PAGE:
Saddle Joint

A saddle joint is a synovial joint where one of the bones forming the joint is shaped like a saddle with the other bone resting on it like a rider on a horse. Saddle joints provide stability to the bones while providing more flexibility than a hinge or gliding joint. The bone sitting on the saddle can move in an oval shape relative to the other bone, similar to a condyloid joint.

The best example of a saddle joint in the body is the carpometacarpal joint of the thumb that is formed between the trapezium bone and the first metacarpal. Continue Scrolling To Read More Below...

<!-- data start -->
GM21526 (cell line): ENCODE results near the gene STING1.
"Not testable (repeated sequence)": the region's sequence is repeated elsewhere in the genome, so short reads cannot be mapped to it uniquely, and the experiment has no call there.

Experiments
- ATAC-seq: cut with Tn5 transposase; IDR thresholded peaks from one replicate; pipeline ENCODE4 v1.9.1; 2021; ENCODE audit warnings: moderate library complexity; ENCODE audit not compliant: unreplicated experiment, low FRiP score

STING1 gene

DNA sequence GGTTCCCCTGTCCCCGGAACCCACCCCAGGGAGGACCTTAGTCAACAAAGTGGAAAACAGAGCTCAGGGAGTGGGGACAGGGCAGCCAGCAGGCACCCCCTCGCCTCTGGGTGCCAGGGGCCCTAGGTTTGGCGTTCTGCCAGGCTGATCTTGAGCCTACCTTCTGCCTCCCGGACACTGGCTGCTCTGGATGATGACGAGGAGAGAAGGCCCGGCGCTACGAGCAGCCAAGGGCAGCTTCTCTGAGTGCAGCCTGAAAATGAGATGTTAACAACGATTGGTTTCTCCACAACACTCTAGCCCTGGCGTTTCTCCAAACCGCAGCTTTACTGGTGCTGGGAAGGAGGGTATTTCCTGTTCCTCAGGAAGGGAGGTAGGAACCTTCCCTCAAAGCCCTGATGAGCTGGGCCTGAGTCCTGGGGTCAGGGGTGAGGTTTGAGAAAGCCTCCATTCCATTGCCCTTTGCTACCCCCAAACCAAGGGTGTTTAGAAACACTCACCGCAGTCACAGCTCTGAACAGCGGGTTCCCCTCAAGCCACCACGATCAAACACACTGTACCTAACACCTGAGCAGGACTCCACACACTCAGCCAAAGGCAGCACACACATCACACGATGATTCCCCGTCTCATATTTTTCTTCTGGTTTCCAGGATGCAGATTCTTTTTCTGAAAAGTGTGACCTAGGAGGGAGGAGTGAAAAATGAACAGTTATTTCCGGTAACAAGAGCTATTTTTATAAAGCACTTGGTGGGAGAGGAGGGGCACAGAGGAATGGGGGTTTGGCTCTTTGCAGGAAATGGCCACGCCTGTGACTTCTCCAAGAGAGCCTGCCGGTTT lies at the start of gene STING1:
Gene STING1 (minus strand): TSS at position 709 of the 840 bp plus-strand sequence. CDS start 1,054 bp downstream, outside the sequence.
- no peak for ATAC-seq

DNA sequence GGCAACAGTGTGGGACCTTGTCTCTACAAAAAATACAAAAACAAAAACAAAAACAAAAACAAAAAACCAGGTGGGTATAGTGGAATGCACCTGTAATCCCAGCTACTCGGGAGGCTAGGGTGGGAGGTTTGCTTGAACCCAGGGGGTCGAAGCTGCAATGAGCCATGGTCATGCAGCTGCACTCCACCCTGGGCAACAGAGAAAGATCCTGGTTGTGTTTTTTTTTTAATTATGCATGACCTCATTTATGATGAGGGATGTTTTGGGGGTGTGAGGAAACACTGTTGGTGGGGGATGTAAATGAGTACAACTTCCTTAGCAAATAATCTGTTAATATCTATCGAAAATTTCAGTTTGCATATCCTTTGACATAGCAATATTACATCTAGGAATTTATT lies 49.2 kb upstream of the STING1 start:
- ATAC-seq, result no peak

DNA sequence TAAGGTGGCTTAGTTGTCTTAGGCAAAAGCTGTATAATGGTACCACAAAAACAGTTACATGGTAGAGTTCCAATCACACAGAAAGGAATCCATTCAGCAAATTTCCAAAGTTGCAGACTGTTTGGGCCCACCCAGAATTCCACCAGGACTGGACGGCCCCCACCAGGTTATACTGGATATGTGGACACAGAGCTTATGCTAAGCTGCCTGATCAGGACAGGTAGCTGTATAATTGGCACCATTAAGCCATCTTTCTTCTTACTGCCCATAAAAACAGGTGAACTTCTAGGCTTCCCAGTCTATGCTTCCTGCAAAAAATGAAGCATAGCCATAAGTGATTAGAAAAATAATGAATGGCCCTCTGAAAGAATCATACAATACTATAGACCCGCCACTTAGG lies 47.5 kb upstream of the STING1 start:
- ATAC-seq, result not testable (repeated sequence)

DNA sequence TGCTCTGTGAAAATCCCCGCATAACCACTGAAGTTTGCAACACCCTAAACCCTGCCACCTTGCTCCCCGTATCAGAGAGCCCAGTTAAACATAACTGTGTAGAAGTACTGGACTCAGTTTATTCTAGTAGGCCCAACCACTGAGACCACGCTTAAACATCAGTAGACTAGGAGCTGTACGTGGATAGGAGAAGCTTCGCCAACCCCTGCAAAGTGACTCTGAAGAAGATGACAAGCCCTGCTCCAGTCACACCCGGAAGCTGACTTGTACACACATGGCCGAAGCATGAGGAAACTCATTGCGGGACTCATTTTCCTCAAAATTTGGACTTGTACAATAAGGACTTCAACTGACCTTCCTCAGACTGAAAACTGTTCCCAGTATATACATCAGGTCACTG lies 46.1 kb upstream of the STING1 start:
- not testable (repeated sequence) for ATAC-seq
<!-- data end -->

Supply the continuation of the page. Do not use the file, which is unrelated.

Continued From Above... In this example, the trapezium forms a rounded saddle onto which the first metacarpal sits. The carpometacarpal joint of the thumb makes the human thumb opposable by allowing it to move across the palm to contact the other four fingers of the hand. The opposable thumb is, of course, an extremely important human trait that allows our hand to firmly grip objects and make use of tools.

Prepared by Tim Taylor, Anatomy and Physiology Instructor